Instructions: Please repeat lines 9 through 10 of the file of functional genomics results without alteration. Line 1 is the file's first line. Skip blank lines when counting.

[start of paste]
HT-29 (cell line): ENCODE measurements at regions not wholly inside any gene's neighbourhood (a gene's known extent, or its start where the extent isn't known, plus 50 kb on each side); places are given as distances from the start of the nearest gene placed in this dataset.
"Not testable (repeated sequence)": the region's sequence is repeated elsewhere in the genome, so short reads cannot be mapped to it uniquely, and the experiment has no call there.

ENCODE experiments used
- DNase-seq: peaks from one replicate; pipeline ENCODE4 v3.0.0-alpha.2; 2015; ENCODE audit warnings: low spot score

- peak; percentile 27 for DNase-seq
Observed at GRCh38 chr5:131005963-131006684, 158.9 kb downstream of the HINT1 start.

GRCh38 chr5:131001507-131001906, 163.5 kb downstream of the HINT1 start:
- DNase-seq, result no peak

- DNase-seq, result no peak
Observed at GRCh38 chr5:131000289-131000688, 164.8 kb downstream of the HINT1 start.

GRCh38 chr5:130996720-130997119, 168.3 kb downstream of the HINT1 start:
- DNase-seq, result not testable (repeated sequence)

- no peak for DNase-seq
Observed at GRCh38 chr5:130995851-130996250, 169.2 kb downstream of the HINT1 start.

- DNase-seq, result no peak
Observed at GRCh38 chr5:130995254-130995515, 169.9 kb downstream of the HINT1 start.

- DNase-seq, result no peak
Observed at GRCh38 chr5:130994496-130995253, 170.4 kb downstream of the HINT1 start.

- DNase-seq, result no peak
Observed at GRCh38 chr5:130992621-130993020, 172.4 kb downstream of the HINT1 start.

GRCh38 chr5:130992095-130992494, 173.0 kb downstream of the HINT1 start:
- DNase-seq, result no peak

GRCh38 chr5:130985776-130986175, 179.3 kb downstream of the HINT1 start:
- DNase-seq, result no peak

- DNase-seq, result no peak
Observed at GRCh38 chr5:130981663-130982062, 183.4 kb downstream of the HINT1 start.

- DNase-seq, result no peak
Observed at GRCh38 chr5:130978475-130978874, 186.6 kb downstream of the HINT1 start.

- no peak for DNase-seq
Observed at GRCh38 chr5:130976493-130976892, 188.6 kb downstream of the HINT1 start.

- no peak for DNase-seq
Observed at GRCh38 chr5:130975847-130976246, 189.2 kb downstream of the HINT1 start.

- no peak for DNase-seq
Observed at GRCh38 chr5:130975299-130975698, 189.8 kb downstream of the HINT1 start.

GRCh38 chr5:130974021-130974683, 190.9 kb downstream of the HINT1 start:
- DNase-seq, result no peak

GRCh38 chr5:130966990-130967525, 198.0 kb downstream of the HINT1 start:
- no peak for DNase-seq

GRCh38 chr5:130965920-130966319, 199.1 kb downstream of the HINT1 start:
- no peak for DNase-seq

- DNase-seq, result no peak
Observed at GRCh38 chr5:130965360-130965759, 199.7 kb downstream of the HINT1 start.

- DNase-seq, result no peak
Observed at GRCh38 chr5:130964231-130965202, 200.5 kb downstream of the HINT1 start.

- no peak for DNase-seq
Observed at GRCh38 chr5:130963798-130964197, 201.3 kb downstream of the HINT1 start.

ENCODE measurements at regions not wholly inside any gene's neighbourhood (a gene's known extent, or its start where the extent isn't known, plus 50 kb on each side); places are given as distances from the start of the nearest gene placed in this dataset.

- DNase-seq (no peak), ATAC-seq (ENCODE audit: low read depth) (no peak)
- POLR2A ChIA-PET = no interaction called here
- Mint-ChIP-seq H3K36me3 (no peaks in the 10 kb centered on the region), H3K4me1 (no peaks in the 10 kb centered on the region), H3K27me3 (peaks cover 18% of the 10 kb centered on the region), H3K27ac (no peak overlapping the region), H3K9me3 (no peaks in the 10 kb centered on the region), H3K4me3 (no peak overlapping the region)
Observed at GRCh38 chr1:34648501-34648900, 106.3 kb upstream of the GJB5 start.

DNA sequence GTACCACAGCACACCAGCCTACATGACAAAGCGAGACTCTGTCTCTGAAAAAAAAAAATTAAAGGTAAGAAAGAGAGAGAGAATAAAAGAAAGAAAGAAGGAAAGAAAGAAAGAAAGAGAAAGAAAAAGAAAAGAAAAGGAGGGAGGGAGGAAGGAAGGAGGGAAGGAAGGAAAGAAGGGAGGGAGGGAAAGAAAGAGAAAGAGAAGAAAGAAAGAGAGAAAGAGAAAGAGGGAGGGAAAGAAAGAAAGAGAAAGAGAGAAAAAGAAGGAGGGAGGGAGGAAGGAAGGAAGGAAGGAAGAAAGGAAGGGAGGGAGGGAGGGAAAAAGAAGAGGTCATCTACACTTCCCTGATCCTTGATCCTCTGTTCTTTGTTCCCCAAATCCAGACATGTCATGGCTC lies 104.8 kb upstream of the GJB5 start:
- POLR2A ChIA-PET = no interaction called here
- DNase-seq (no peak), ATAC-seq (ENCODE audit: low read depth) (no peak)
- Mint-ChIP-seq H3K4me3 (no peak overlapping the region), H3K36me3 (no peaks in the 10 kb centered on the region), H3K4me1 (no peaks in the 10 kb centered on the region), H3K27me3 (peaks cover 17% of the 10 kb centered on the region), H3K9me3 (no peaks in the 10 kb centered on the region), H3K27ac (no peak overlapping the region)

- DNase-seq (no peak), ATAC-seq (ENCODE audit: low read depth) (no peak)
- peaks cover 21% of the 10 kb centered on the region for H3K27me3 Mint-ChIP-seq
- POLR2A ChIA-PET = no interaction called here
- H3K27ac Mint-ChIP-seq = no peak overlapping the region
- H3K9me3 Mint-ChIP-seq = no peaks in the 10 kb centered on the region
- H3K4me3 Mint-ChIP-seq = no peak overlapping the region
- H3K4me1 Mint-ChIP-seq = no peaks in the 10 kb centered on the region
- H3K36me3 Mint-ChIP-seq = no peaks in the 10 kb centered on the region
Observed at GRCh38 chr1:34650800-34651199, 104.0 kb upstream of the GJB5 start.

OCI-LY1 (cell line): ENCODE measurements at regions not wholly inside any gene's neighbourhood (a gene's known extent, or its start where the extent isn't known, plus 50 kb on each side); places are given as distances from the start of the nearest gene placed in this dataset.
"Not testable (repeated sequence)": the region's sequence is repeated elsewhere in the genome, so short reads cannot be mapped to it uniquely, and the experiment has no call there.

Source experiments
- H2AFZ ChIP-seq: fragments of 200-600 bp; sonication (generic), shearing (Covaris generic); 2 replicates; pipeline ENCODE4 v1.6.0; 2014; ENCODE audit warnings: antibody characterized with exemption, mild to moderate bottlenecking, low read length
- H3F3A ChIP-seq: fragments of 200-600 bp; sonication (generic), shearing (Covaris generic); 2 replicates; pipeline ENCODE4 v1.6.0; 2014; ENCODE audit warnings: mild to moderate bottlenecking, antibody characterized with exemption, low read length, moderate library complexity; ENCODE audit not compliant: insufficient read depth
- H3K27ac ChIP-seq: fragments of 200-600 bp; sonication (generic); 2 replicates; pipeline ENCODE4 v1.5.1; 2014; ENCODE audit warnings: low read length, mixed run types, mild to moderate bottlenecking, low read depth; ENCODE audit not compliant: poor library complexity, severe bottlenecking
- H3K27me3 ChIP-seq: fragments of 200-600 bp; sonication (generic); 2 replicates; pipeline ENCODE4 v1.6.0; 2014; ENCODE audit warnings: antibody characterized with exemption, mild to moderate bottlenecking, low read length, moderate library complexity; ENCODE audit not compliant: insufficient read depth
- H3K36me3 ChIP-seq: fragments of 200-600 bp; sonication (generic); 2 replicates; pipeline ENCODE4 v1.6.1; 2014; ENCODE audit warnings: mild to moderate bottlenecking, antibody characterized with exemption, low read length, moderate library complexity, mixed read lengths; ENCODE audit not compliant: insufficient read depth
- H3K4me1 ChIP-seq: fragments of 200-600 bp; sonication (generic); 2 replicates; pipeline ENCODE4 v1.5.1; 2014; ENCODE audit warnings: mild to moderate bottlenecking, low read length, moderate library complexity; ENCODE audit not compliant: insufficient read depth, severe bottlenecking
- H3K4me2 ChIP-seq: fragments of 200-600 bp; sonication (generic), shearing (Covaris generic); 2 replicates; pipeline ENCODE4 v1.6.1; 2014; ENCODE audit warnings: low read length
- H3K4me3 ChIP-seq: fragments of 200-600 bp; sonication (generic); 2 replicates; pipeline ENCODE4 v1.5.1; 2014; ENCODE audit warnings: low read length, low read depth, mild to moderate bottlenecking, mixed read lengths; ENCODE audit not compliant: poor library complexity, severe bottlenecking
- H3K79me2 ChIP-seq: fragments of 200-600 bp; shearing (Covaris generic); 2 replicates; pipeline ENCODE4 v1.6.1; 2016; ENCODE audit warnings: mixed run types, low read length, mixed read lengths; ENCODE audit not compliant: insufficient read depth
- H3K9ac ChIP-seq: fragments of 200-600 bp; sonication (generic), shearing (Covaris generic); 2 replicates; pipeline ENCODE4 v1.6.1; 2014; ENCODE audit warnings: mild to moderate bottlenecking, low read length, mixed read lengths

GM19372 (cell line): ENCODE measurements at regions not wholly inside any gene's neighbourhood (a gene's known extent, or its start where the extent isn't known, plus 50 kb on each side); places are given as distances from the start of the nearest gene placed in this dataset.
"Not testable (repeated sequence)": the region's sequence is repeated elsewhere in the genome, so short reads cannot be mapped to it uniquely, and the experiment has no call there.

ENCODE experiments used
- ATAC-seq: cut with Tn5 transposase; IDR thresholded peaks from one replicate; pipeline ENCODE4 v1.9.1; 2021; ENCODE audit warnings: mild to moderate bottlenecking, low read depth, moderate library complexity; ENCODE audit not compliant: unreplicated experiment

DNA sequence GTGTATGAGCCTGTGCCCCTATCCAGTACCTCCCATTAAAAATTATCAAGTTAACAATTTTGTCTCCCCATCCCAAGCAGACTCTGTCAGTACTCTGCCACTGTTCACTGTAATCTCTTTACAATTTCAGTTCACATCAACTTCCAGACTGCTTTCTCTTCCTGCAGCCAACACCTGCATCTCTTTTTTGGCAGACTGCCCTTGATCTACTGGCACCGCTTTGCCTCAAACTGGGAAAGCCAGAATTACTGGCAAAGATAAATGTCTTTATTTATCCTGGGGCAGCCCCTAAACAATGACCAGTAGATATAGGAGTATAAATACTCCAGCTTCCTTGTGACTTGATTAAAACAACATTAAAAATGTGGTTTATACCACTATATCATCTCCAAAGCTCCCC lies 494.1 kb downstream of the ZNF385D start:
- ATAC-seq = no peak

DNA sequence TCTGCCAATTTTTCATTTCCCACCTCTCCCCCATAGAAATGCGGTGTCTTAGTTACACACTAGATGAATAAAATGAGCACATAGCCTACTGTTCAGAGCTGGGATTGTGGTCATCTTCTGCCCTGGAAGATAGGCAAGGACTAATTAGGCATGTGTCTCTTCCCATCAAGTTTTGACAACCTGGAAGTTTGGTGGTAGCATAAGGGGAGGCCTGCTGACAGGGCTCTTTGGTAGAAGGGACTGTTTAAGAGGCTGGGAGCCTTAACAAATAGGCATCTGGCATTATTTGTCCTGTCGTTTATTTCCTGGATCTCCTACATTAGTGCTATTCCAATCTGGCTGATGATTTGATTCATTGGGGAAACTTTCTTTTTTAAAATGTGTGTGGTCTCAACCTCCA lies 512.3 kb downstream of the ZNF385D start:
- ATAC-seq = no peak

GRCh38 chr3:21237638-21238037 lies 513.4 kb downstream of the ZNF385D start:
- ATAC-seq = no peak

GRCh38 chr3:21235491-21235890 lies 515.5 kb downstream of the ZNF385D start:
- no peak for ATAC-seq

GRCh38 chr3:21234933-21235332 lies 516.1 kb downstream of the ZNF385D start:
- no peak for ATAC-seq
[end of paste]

- DNase-seq, result no peak
Observed at GRCh38 chr5:131000289-131000688, 164.8 kb downstream of the HINT1 start.